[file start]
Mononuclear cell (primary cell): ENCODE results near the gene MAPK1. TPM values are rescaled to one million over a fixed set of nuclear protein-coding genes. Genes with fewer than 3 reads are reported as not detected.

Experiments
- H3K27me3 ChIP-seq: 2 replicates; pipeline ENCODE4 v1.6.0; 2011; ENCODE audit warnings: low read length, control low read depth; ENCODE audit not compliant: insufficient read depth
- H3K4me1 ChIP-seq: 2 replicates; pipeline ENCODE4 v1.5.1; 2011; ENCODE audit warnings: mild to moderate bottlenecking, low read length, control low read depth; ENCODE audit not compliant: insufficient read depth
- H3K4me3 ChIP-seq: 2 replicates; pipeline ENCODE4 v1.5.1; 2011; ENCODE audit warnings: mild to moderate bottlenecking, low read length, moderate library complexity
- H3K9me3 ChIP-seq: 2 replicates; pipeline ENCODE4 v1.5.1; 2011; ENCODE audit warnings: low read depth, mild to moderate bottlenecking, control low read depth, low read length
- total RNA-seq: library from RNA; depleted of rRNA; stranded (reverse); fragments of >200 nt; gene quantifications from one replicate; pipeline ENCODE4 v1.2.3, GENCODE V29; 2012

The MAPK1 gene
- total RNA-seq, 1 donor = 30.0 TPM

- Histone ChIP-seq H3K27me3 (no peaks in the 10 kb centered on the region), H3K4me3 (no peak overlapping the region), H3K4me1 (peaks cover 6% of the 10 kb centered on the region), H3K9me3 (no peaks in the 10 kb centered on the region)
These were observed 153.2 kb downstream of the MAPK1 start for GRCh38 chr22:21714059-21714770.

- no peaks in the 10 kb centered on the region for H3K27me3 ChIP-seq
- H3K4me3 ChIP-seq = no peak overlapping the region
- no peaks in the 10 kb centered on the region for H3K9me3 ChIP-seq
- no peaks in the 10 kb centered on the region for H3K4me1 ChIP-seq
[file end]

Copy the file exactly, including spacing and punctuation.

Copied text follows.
Mononuclear cell (primary cell): ENCODE results near the gene MAPK1. TPM values are rescaled to one million over a fixed set of nuclear protein-coding genes. Genes with fewer than 3 reads are reported as not detected.

Experiments
- H3K27me3 ChIP-seq: 2 replicates; pipeline ENCODE4 v1.6.0; 2011; ENCODE audit warnings: low read length, control low read depth; ENCODE audit not compliant: insufficient read depth
- H3K4me1 ChIP-seq: 2 replicates; pipeline ENCODE4 v1.5.1; 2011; ENCODE audit warnings: mild to moderate bottlenecking, low read length, control low read depth; ENCODE audit not compliant: insufficient read depth
- H3K4me3 ChIP-seq: 2 replicates; pipeline ENCODE4 v1.5.1; 2011; ENCODE audit warnings: mild to moderate bottlenecking, low read length, moderate library complexity
- H3K9me3 ChIP-seq: 2 replicates; pipeline ENCODE4 v1.5.1; 2011; ENCODE audit warnings: low read depth, mild to moderate bottlenecking, control low read depth, low read length
- total RNA-seq: library from RNA; depleted of rRNA; stranded (reverse); fragments of >200 nt; gene quantifications from one replicate; pipeline ENCODE4 v1.2.3, GENCODE V29; 2012

The MAPK1 gene
- total RNA-seq, 1 donor = 30.0 TPM

- Histone ChIP-seq H3K27me3 (no peaks in the 10 kb centered on the region), H3K4me3 (no peak overlapping the region), H3K4me1 (peaks cover 6% of the 10 kb centered on the region), H3K9me3 (no peaks in the 10 kb centered on the region)
These were observed 153.2 kb downstream of the MAPK1 start for GRCh38 chr22:21714059-21714770.

- no peaks in the 10 kb centered on the region for H3K27me3 ChIP-seq
- H3K4me3 ChIP-seq = no peak overlapping the region
- no peaks in the 10 kb centered on the region for H3K9me3 ChIP-seq
- no peaks in the 10 kb centered on the region for H3K4me1 ChIP-seq